Everyday is different for us.  Right now Maggie is progressing, so lets all celebrate that and not dwell on the regression.

Here is a blog post that we will have on the website.  I thought you might find it informative.

How to communicate with a child with Apraxia/Rett Syndrome

My daughter isn’t shy.

She doesn’t walk away because she dislikes you.  When you ask her to play and she doesn’t, it’s not you.  She has her agenda and your agenda, basically, is irrelevant.  She also needs to move or her body feels like there are snakes on it.  Let the girl move.

Her apraxia makes whatever you ask of her very hard for her to understand.  While she may know all the words, and likely does, processing what they all mean immediately is difficult.  It’s almost like she’s watching an overdubbed Japanese martial arts film.  She sees the mouths move, and a beat or two later she hears the words.

So, here are some tips on how to talk to her.

1.     Don’t talk about her in front of her.  She understands everything even if it seems like she doesn’t.  You wouldn’t like people talking about you right in front of you.  In fact, you don’t like it when they talk about you behind your back either.

2.     Wait and listen.  If you give her the time, she will surprise you with how much she can understand and do.  If you don’t, she will grow frustrated.

3.     Talk slowly.  The words that come out of your mouth are like a jig saw puzzle.  Given enough time she can organize them and see the whole picture. {UPDATE 3/9/14} Don’t talk slowly. Our understanding has changed. We talk to her like a typical kid of her age. She understands everything we say and is very smart. If you talk down to her or talk to her as if she doesn’t understand, she will likely ignore you.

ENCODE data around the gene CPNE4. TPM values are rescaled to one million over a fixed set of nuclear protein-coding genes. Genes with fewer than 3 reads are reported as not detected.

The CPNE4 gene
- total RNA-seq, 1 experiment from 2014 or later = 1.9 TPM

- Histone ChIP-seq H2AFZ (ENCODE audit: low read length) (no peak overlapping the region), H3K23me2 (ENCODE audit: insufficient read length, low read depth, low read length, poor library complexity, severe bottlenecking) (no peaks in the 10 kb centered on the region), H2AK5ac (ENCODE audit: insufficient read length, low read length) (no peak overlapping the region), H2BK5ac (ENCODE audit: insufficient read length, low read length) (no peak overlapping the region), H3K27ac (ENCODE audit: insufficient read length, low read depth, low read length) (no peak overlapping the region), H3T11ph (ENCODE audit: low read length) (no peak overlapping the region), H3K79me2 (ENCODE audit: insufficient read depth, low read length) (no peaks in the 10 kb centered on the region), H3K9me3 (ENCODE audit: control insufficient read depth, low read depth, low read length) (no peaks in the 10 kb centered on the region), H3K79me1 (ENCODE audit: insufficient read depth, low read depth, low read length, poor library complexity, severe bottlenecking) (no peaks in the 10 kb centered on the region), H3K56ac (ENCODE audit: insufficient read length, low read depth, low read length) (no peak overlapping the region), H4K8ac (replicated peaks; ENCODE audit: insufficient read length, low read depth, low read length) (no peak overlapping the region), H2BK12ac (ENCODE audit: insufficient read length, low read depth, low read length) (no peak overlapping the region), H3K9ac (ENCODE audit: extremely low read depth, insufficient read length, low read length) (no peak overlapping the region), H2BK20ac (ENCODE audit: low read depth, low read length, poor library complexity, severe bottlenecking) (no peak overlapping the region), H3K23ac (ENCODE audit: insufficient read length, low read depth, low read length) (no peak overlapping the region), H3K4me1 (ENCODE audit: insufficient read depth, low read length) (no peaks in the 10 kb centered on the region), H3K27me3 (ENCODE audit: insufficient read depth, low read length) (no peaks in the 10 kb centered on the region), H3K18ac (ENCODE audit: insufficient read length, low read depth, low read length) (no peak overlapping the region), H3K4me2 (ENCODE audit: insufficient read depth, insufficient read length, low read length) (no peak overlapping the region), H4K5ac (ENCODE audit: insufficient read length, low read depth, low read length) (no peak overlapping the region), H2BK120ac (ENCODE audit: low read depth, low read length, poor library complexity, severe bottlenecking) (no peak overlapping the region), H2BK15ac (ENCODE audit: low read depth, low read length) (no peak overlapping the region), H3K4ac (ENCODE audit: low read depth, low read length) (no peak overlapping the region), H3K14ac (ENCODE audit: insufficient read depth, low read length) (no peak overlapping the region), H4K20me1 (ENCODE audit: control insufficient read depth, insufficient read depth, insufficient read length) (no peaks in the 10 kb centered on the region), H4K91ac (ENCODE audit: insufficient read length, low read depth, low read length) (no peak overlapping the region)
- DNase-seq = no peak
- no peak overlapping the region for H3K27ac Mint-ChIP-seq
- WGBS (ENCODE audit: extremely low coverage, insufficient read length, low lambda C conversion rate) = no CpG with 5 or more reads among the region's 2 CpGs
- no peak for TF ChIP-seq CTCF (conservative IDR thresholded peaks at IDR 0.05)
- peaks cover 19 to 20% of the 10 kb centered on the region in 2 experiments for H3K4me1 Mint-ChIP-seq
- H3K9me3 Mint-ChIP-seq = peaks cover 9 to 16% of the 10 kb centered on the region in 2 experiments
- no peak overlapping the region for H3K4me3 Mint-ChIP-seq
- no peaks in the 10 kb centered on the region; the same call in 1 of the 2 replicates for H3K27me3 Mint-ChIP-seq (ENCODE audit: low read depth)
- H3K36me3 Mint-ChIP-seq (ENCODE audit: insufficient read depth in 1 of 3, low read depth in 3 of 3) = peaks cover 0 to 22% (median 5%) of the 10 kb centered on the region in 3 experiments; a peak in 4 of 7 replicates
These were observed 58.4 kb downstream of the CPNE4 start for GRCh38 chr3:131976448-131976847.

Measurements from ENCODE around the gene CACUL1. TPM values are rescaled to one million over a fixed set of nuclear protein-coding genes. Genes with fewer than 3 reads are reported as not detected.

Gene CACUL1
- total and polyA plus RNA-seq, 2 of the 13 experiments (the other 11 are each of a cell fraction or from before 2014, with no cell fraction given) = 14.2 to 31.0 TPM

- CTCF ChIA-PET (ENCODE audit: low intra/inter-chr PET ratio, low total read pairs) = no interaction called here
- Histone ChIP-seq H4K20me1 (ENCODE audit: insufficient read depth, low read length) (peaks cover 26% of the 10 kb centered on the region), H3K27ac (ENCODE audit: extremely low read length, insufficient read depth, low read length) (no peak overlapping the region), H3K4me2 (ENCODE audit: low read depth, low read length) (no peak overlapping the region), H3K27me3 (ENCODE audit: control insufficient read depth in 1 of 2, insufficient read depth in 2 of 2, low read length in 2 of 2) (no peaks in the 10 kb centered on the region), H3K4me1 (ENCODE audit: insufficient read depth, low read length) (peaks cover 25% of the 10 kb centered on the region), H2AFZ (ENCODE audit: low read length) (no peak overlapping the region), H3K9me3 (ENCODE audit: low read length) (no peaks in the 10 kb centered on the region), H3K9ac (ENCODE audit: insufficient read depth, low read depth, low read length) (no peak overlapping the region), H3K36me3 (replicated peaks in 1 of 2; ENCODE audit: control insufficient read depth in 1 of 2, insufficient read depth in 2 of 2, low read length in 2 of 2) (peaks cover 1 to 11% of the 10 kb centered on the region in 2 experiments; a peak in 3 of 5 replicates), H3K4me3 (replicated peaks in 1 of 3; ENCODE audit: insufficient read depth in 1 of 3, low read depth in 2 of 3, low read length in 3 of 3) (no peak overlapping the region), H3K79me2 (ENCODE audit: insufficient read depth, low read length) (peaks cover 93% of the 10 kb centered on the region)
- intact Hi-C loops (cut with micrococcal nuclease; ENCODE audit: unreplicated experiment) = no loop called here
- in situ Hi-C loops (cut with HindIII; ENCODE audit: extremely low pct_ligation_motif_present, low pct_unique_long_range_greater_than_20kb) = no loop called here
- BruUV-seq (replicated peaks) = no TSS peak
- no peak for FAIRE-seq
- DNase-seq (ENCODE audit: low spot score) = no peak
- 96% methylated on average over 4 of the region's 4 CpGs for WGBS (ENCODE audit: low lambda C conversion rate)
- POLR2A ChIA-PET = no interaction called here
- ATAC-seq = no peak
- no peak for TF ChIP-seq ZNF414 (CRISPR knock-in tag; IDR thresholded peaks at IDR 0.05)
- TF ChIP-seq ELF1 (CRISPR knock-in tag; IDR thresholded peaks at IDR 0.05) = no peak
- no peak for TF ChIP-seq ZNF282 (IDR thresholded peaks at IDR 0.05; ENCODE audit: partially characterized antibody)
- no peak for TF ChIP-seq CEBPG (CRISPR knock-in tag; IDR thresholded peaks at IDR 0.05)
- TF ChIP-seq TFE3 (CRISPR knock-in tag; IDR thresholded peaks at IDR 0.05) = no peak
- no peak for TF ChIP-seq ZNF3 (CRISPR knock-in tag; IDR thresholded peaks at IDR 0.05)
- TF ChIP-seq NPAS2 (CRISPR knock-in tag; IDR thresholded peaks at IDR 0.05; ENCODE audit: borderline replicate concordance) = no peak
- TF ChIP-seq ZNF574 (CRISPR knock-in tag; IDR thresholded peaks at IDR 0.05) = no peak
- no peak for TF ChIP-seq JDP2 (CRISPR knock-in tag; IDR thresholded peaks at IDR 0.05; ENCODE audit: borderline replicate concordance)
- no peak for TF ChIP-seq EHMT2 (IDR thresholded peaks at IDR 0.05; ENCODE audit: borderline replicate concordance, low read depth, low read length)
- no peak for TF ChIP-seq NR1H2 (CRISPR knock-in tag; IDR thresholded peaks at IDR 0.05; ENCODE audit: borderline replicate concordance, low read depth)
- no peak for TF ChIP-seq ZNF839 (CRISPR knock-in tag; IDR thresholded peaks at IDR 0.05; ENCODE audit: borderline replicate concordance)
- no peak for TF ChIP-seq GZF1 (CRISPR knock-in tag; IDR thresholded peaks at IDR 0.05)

4.     Don’t ask questions.  She may know the answer, but she gets confused by making the words.  Make statements and she’ll be glad to do whatever you want.

5.     Let her lead.  If she has a teapot, you’re having a tea party.  If you want to play with blocks, it’s too bad.  You’re not the toddler, she is.

6.     Find a single game and make that your game.  Every time you see her, play that game.  It may take weeks or months, but eventually, that game will make her laugh.  She’ll understand how it’s played and enjoy it when you do.

7.     Don’t feel sorry for her or us.  It’d be great for her to be typical, but all of the therapy she’s getting now will make her very strong.  Imagine if you started working out when you were 2 – you’d be way stronger than you are now.

8.  She may not be typical, but she is normal.  A cure is on the horizon.  So this is our new normal, with a cure we will find another new normal.  But for now, Maggie is who she is and we  will love and fight for her.

If you want more information on Rett Syndrome: